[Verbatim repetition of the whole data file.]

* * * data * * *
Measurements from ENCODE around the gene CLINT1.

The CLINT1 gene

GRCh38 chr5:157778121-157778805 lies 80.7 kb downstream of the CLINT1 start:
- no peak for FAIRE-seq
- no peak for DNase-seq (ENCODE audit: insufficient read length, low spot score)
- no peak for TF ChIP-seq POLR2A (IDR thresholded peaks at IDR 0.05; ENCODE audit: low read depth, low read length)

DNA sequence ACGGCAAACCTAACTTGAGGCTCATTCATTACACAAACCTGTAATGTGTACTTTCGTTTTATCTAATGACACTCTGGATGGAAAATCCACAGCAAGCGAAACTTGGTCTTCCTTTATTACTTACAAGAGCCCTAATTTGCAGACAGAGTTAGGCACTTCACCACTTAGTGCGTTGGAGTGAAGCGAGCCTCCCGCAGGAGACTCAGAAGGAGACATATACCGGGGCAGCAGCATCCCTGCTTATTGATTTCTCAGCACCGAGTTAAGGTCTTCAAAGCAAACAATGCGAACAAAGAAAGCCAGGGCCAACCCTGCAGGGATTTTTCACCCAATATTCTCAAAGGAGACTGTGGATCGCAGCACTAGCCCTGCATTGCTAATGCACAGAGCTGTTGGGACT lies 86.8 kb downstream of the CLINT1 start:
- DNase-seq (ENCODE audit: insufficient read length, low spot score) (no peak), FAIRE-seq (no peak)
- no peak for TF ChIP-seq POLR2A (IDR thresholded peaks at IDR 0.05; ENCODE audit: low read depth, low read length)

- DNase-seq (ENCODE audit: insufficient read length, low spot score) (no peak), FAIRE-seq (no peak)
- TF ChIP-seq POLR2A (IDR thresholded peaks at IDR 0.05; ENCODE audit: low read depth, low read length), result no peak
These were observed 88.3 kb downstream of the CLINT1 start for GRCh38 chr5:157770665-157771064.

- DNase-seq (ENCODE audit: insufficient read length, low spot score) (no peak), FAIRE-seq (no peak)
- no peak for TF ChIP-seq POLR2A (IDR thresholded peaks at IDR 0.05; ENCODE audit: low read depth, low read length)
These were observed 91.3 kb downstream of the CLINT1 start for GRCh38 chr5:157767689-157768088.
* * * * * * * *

Measurements from ENCODE around the gene CLINT1.

The CLINT1 gene

GRCh38 chr5:157778121-157778805 lies 80.7 kb downstream of the CLINT1 start:
- no peak for FAIRE-seq
- no peak for DNase-seq (ENCODE audit: insufficient read length, low spot score)
- no peak for TF ChIP-seq POLR2A (IDR thresholded peaks at IDR 0.05; ENCODE audit: low read depth, low read length)

DNA sequence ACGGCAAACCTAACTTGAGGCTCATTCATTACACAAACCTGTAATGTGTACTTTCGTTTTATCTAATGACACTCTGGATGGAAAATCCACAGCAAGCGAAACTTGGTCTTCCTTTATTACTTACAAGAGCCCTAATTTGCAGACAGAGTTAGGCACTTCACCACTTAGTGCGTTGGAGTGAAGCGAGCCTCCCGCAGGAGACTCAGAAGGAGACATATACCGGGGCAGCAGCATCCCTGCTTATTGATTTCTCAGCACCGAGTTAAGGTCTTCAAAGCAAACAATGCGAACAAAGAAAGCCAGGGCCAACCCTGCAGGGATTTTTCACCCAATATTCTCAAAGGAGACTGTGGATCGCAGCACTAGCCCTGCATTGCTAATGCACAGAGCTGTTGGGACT lies 86.8 kb downstream of the CLINT1 start:
- DNase-seq (ENCODE audit: insufficient read length, low spot score) (no peak), FAIRE-seq (no peak)
- no peak for TF ChIP-seq POLR2A (IDR thresholded peaks at IDR 0.05; ENCODE audit: low read depth, low read length)

- DNase-seq (ENCODE audit: insufficient read length, low spot score) (no peak), FAIRE-seq (no peak)
- TF ChIP-seq POLR2A (IDR thresholded peaks at IDR 0.05; ENCODE audit: low read depth, low read length), result no peak
These were observed 88.3 kb downstream of the CLINT1 start for GRCh38 chr5:157770665-157771064.

- DNase-seq (ENCODE audit: insufficient read length, low spot score) (no peak), FAIRE-seq (no peak)
- no peak for TF ChIP-seq POLR2A (IDR thresholded peaks at IDR 0.05; ENCODE audit: low read depth, low read length)
These were observed 91.3 kb downstream of the CLINT1 start for GRCh38 chr5:157767689-157768088.